Flexibility and firmness

Upright between gusts,
Bamboo sways in a strong wind.
A robin sits undisturbed
Amid shifting shadows.

We are surrounded by the successful combination of flexibility and firmness, and equally witness the failure of one without the other. As in most things, finding balance and equilibrium between extremes more often yields success than rigidly attaching ourselves to hard and fast positions. The latter often appears to be a strong approach, but rigidity tends to produce collapse and calamitous failure; this is the weakness of strength alone.

These qualities can be observed in many living things, such as great trees firmly rooted that sway but do not break. Manmade suspension bridges and skyscrapers expand and contract in heat and cold and move with the wind. Lack of flexibility is rare in nature; natural conditions change too rapidly for narrow survival strategies to endure for very long. The same can be seen in actions and behavior of people, particularly in times of fear and conflict. Often, rigid displays of strength are met by equal force, or aggressive efforts at control from above are easily subverted by all-but-unseen forces of resistance from below.

In some circles, this approach to finding balance leads to the process of consensus, and consensus without doubt has advantages over an adversarial process. On the other hand, there are times when consensus cannot work; Hitler’s Final Solution for the Jews, for example. Sometimes, too much flexibility brings disaster.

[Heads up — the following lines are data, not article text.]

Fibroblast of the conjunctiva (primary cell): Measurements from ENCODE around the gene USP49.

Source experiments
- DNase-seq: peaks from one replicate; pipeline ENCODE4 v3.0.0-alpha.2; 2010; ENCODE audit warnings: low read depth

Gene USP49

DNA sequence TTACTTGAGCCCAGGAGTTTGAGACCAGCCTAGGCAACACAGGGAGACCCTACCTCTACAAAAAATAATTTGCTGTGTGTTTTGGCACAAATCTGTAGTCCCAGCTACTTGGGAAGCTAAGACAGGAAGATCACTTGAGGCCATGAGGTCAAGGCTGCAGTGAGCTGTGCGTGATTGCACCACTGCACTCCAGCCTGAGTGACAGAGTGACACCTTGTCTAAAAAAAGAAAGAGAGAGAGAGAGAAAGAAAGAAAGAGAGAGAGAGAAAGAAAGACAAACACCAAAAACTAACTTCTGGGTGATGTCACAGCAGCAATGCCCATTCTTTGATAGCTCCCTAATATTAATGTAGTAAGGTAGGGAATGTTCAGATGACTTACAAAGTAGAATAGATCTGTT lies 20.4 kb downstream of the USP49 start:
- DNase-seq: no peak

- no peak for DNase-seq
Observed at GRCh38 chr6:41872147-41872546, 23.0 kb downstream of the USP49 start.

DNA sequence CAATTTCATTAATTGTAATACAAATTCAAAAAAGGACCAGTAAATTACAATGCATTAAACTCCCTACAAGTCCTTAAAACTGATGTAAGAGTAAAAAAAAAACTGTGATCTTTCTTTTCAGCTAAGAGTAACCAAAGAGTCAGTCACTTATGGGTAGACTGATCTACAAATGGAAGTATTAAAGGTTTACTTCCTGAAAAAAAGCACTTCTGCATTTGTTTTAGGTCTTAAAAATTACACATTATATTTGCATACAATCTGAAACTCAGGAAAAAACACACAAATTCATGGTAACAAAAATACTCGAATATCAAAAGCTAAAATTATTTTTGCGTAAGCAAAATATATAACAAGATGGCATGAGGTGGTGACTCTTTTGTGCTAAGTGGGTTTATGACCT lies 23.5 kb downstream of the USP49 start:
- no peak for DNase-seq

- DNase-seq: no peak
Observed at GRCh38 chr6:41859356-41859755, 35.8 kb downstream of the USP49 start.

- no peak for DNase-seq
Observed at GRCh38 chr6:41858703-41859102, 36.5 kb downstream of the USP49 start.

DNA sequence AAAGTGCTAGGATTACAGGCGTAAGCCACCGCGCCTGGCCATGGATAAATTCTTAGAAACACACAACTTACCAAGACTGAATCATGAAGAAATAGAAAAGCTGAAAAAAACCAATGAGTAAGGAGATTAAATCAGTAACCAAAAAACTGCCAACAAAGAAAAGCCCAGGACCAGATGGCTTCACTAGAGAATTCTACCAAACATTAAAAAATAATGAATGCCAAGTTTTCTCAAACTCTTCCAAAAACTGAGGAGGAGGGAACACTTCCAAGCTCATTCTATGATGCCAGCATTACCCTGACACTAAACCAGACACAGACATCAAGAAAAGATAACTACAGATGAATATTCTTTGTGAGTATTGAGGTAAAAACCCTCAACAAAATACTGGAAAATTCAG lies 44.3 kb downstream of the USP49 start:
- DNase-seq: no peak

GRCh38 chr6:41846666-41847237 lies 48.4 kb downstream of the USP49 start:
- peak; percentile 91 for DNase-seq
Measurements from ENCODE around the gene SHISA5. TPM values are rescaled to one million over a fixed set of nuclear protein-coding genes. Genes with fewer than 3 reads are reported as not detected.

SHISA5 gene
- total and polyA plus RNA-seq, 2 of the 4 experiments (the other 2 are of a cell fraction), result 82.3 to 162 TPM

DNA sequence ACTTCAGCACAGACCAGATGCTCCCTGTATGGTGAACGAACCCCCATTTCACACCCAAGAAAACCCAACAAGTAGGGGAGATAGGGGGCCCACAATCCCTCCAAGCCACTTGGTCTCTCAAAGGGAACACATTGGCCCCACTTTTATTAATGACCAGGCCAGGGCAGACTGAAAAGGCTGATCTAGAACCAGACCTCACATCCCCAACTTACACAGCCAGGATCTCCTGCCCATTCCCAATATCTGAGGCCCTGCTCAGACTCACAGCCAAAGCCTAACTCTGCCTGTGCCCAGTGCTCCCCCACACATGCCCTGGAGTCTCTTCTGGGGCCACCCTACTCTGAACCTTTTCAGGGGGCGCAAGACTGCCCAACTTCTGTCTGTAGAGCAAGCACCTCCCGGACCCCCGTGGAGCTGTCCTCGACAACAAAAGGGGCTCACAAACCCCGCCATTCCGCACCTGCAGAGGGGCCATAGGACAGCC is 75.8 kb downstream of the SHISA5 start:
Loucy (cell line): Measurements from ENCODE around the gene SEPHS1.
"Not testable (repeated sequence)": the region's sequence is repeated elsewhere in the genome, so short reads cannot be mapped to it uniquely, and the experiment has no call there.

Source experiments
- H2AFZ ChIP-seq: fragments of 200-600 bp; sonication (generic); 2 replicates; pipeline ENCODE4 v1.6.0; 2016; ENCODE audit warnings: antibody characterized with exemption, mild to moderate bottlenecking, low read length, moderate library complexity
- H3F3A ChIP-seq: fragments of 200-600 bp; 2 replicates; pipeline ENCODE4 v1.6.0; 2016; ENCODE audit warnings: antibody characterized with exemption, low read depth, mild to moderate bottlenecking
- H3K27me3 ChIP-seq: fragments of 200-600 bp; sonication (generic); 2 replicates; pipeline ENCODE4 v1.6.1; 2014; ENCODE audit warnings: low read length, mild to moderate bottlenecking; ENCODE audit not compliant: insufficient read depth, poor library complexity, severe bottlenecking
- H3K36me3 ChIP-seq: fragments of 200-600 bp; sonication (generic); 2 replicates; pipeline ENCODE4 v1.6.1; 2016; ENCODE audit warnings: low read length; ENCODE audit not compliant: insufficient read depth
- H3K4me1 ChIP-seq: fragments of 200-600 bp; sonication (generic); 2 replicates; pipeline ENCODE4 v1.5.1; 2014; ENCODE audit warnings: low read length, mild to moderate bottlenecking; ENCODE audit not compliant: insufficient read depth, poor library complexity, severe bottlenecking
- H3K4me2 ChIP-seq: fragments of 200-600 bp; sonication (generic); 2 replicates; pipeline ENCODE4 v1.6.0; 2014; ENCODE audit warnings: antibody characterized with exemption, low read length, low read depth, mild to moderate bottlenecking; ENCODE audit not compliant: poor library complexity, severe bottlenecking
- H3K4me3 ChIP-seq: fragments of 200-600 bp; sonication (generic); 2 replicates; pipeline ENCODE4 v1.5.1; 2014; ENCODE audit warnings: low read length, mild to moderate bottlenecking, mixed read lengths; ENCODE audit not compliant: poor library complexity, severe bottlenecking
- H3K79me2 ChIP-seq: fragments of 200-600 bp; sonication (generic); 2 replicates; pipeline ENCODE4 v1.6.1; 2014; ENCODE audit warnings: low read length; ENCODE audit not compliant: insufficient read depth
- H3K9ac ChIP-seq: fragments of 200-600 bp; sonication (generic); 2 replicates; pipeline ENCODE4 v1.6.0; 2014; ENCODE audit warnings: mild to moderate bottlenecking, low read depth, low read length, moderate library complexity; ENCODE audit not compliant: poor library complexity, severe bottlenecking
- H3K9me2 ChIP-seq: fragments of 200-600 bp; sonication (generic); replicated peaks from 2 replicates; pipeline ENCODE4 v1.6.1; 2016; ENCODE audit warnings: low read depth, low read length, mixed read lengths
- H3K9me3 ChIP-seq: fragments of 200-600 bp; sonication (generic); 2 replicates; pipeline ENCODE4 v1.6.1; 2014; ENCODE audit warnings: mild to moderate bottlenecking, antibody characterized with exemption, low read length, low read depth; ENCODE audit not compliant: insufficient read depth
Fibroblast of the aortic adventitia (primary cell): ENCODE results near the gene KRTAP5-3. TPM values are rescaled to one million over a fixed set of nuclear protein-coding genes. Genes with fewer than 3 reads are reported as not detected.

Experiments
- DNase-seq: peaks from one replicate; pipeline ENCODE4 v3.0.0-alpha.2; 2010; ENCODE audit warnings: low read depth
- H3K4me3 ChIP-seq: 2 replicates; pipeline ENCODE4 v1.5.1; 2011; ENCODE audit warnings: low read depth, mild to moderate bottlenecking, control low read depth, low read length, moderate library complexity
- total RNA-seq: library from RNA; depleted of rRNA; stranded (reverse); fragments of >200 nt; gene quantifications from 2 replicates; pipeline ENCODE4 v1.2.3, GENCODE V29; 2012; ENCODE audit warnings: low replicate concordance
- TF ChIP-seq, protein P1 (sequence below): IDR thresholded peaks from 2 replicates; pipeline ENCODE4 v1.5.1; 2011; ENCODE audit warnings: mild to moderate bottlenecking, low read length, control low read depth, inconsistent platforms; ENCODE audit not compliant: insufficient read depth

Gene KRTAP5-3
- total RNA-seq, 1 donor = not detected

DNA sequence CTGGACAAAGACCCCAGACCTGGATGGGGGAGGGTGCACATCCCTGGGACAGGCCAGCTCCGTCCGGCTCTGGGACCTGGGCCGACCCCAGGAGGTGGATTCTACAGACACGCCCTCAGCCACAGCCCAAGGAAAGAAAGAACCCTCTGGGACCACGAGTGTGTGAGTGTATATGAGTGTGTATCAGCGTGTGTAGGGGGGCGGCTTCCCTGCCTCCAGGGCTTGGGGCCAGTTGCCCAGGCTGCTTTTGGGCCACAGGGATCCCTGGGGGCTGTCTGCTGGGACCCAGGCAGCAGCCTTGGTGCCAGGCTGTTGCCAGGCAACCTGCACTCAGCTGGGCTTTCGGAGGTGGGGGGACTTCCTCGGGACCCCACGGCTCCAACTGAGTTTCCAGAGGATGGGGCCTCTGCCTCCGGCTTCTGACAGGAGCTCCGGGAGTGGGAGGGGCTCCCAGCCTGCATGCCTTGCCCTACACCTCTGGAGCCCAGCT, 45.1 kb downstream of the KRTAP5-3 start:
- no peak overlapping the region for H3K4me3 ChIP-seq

Finding this balance, this sweet spot of firmness and flexibility is difficult. One cannot simply cut the proverbial baby in half, imposing some Solomon-like solution that purports to satisfy both sides, but at too high a cost. Observation must come first, and with that some understanding of the forces at work in any given situation. Without this, action is taken and commitments made that are often inappropriate to the situation.

If Cirrus Health had offered to join a private/public venture on a site chosen by the Hospital rather than rigidly attaching its proposal to Eighth Street East, recent outcomes might have been much different. Their inflexibility on this issue belied their stated commitment to providing healthcare as their first priority, and left them vulnerable to the appearance of placing self-serving financial interests ahead of healthcare. It’s hard to muscle or buy your way into a community, and trust cannot be imposed, but only earned. Similarly, if proponents of either Broadway or Perkins Street now rigidly attach themselves to either location, the entire hospital enterprise may fail. At some point, like a tree in a wind storm, positions must exhibit some flexibility or risk breaking altogether.

Whichever location is finally chosen, it will then be up to us in the community to show our flexibility and firmness as well. As in all things, Sonoma Valley can bend but so far. Our healthcare decisions must be firmly grounded on principles of quality, compassion, equity, financial accountability and environmentally sensitive land use, while recognizing we live in an era of unprecedented economic healthcare change requiring flexibility as well.